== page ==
• This estranged brother acknowledged the hatred and hostility he was even then suffering for his stand. “But Oh! Ye who bear the name of Christ, hear me fully before you condemn.—Let us first examine together the Word of God, and then you will know what has moved me to sacrifice property and friendship, and home and reputation. With christian patience and christian love, give me your attention to the close of this letter, whilst I endeavor to show you that the Holy God disapproves American Slavery.”


  • A good expositor, Brisbane started in Genesis and systematically proceeded through the Bible to the Epistles, laying out what the Bible teaches about slavery and separation from slavery—its concept, practice, and even associations.


  • In 1853, Brisbane moved to Madison, Wis., and became pastor of its First Baptist Church. At the outbreak of the Civil War, he preac

  • hed on March 3, 1861, an incendiary message, “Duty of the Northern States in Relation to the Future of Slavery.” He might have gotten by with it if he had only preached the sermon, but many in the state legislature were in attendance (the church being on Capitol Square) and petitioned him to publish his sermon for wider circulation. As a result, he lost yet another church.


  • Col. C. C. Washburn appointed Brisbane chaplain of the 2nd Regiment Wisconsin Volunteer Cavalry. (Washburn rose to major general and became a U.S. senator and Wisconsin governor.) While the regiment was on patrol duty in Missouri, Brisbane resigned due to ill health (he was 56). His old friend S. P. Chase appointed him chairman of the U.S. Direct Tax Commission for South Carolina. In this role, Brisbane confiscated the plantations of his relatives and former neighbors, for which he was “the most hated man in the Beaufort District,” and even his memory is still hated there. The day Lincoln’s Emancipation Proclamation became effective (Jan. 1, 1863), it was Brisbane who read it at Port Royal to the first group of freed slaves. Col. Thomas Wentworth Higginson, the white commander of black troops on duty, termed this “an infinitely appropriate thing.”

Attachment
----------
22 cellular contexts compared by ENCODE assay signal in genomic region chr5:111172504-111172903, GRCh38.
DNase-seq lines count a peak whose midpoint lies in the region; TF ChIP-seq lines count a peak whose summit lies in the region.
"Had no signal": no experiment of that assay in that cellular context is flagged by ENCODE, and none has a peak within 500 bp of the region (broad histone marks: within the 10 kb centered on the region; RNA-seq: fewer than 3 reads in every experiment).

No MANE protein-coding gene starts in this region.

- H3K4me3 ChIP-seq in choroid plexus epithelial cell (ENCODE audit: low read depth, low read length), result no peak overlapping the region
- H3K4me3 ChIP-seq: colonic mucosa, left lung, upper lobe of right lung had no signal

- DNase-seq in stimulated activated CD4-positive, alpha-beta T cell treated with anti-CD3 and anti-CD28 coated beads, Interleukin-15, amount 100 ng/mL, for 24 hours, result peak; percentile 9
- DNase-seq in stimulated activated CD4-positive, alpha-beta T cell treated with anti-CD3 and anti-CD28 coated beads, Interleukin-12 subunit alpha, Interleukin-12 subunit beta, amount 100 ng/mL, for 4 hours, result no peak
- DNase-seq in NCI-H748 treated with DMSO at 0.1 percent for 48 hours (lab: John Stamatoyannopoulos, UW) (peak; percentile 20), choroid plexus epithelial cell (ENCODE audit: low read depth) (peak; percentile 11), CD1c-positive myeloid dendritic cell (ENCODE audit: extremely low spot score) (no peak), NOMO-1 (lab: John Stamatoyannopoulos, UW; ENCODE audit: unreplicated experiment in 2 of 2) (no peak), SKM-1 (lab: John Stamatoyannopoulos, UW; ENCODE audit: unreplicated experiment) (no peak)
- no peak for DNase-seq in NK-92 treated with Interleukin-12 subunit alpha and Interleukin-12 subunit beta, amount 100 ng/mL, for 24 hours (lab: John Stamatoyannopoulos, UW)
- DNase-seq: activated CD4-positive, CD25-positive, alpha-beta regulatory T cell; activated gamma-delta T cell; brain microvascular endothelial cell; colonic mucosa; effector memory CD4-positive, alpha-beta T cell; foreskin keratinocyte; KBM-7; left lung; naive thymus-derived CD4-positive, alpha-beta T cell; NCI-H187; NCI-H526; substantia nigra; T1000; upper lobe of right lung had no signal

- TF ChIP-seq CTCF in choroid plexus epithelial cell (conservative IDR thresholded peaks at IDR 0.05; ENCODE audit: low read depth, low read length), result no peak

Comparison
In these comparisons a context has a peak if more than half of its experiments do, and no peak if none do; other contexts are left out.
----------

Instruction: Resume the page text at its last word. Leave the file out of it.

• After the war, Brisbane returned to Wisconsin, where he practiced medicine and became pastor of the Baptist church in Arena. The slaveholder-cum-abolitionist who had actually freed slaves was a popular speaker at political rallies and church conventions until his death in 1878.


  • Not only a regular Baptist, Brisbane was a separatist Baptist at that. Although he lived and ministered a century prior to inception of the GARBC, there is yet a connection. The Reverend Doctor William Henry Brisbane was my great-great-grandfather.


  • Wallace Alcorn (PhD, New York University) is a retired GARBC chaplain and GARBC pastor who lives in Austin, Minn. His first article for the Baptist Bulletin was published in 1957. He formerly taught at Moody Bible Institute and Northwest Baptist Seminary, Tacoma, Wash. Read more about William Henry Brisbane at the author’s website,


  • The man described by Dr. Rowland as "the most hated man in the Beaufort District" (History of Beaufort County, South Carolina, vol. 1, p. 417) is the subject of an article in the South Carolina Historical Magazine. (SCHM is running about a year behind the publication date on the cover.)


  • William Henry Brisbane was born in Upper St. Peter's Parish into a slaveholding family; trained as a minister and a physician; became a slaveholder himself; published an apologist newspaper; and struggled with his conscience from 1833 until 1840 when he became an abolitionist. During the Civil War, he was appointed a Direct Tax Commissioner by his friend Salmon P. Chase. It was Brisbane's responsibility to assess parcels of land for payment of taxes. Should the taxes go unpaid by the absent landowners, the properties would be placed for public auction at which anyone present could bid. A vast amount of property was confiscated and sold for back taxes. Not exactly an activity that would endear one to one's former neighbors, relatives and childhood associates.

bottom of page